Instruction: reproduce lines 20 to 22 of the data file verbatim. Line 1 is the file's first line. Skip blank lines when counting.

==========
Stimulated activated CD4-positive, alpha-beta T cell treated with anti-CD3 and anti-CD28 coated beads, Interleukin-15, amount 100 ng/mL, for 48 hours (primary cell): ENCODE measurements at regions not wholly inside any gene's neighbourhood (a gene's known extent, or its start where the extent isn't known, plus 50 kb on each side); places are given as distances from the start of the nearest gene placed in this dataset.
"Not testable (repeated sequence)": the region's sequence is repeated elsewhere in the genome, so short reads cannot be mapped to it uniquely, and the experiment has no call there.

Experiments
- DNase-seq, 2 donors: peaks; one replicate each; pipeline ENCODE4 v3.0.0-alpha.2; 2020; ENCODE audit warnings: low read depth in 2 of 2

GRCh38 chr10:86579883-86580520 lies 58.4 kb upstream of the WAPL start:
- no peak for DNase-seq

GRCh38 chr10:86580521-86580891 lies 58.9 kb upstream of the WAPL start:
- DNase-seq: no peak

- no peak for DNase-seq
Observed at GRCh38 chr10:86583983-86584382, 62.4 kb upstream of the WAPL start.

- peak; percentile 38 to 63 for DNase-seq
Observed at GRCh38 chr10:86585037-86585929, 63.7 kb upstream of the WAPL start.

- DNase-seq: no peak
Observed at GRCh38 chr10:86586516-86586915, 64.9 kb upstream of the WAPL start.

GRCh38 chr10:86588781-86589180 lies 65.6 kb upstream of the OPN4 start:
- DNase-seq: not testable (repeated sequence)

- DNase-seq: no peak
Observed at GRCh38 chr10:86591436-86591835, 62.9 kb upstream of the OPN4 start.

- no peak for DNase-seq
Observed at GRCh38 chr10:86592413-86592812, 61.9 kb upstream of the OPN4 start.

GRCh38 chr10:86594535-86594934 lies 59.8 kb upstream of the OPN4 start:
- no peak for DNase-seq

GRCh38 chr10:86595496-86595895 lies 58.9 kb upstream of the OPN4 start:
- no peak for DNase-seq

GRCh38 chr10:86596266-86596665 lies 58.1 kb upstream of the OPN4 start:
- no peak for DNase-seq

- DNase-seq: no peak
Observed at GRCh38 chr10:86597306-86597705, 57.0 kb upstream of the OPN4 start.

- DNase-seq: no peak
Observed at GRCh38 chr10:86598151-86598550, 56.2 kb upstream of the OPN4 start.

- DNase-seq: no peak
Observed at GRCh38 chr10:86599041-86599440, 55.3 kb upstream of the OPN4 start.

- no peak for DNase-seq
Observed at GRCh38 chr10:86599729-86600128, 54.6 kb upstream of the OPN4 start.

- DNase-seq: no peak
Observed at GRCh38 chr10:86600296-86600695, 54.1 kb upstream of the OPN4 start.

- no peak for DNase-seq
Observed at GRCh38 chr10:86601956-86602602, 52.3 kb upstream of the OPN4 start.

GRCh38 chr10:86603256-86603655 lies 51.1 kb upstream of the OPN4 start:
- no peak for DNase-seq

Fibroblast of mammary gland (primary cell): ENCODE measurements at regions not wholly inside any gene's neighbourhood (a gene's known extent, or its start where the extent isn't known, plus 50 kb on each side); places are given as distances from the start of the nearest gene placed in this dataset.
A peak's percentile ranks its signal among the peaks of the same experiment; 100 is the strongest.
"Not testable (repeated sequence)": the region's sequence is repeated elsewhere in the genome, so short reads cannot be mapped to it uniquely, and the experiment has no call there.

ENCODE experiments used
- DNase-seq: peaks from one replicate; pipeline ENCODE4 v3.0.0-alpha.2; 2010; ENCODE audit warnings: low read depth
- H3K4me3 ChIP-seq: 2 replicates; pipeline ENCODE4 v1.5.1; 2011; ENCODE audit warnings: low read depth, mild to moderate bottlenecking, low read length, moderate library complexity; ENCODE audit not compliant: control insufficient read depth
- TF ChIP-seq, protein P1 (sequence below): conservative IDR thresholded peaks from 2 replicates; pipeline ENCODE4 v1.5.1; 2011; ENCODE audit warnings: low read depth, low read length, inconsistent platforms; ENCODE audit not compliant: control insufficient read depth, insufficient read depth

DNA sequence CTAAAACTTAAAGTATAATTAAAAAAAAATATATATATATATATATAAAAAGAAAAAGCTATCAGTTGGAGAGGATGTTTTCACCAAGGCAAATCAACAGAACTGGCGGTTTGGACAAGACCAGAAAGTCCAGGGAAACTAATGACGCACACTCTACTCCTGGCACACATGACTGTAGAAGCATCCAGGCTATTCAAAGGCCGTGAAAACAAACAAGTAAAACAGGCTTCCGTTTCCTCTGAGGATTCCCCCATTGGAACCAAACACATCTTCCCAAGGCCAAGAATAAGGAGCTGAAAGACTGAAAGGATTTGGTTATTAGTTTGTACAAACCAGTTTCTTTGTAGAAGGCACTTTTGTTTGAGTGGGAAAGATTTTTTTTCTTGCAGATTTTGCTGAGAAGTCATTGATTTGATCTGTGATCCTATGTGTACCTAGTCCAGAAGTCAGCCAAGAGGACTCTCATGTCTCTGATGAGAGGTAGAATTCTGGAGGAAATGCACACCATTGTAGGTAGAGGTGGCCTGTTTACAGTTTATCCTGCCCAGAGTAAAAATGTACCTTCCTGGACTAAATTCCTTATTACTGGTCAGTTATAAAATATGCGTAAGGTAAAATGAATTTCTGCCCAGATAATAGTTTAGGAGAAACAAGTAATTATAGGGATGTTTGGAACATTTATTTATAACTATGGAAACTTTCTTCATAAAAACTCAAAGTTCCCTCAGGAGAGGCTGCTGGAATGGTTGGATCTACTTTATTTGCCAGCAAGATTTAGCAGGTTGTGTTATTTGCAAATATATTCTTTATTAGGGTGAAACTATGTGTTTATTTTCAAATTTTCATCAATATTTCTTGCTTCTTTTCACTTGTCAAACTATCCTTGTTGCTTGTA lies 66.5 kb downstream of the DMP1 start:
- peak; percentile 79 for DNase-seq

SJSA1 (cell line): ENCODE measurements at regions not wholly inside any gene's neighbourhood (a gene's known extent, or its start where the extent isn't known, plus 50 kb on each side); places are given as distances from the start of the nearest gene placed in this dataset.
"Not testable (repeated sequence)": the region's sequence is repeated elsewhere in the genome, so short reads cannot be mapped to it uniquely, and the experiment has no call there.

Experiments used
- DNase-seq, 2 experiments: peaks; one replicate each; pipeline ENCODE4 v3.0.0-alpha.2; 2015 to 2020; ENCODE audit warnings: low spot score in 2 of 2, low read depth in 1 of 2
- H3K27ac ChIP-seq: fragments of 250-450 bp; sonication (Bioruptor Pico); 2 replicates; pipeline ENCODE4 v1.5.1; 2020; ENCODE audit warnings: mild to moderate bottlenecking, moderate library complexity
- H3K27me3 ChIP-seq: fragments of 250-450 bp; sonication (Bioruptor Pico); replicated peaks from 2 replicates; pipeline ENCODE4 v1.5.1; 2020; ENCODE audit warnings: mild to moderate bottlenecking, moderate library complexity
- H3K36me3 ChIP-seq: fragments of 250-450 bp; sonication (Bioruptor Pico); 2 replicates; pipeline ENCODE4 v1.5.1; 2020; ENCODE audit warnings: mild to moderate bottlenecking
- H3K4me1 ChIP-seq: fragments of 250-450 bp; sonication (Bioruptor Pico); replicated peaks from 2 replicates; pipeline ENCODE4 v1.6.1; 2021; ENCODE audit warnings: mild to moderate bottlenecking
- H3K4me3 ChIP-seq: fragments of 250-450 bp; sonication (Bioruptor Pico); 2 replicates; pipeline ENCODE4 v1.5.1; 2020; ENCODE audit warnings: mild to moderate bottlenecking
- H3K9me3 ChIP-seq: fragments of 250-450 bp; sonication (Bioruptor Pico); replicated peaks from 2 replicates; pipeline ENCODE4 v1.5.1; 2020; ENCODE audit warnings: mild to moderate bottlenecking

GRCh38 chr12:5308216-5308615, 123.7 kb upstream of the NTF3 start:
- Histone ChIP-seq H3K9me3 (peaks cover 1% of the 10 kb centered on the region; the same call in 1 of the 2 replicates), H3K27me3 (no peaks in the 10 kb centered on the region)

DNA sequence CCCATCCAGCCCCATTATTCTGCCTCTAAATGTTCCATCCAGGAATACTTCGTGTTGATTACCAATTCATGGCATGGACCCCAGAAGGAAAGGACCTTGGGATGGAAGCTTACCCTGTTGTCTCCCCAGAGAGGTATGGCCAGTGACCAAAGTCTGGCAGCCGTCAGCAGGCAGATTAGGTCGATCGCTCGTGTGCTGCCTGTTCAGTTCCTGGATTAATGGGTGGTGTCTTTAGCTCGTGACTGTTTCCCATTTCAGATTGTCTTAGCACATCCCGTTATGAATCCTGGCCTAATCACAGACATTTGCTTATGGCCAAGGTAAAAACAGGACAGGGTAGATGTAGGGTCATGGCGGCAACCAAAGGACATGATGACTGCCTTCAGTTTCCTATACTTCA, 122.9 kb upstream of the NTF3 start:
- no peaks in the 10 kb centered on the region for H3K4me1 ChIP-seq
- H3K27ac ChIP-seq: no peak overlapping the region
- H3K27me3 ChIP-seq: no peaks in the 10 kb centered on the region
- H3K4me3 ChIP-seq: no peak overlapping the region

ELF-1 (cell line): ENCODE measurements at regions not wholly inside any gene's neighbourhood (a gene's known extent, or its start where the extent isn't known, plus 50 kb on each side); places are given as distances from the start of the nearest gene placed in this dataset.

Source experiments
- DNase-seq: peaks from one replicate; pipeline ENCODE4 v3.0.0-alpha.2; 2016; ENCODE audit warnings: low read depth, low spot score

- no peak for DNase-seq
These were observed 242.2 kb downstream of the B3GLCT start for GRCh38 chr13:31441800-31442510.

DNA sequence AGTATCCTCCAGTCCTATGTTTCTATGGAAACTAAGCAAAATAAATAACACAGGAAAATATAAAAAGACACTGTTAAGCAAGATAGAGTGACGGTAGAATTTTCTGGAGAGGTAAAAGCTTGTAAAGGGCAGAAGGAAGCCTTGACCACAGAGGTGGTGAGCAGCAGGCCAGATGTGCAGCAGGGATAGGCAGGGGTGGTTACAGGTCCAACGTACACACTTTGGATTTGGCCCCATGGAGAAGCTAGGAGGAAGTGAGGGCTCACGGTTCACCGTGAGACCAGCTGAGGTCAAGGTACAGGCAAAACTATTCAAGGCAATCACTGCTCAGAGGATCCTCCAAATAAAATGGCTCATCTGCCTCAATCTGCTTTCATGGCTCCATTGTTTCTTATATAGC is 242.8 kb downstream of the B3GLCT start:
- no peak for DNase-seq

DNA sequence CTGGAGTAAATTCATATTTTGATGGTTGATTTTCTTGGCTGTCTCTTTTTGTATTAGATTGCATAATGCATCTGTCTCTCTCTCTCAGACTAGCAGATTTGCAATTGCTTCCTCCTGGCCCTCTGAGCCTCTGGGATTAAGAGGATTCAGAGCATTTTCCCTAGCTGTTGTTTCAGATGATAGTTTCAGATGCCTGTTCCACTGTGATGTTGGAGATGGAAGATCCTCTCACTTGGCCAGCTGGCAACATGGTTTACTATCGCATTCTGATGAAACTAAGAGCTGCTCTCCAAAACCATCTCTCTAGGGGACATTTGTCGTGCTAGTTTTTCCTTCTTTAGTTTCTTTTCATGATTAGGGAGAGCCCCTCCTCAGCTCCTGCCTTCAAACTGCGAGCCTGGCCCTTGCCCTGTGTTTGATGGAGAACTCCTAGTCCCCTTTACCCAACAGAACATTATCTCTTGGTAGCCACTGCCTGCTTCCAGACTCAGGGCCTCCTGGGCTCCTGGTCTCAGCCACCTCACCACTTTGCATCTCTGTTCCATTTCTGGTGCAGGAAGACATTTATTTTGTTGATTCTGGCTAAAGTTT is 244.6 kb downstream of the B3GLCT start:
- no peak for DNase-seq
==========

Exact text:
Observed at GRCh38 chr10:86592413-86592812, 61.9 kb upstream of the OPN4 start.

GRCh38 chr10:86594535-86594934 lies 59.8 kb upstream of the OPN4 start:
- no peak for DNase-seq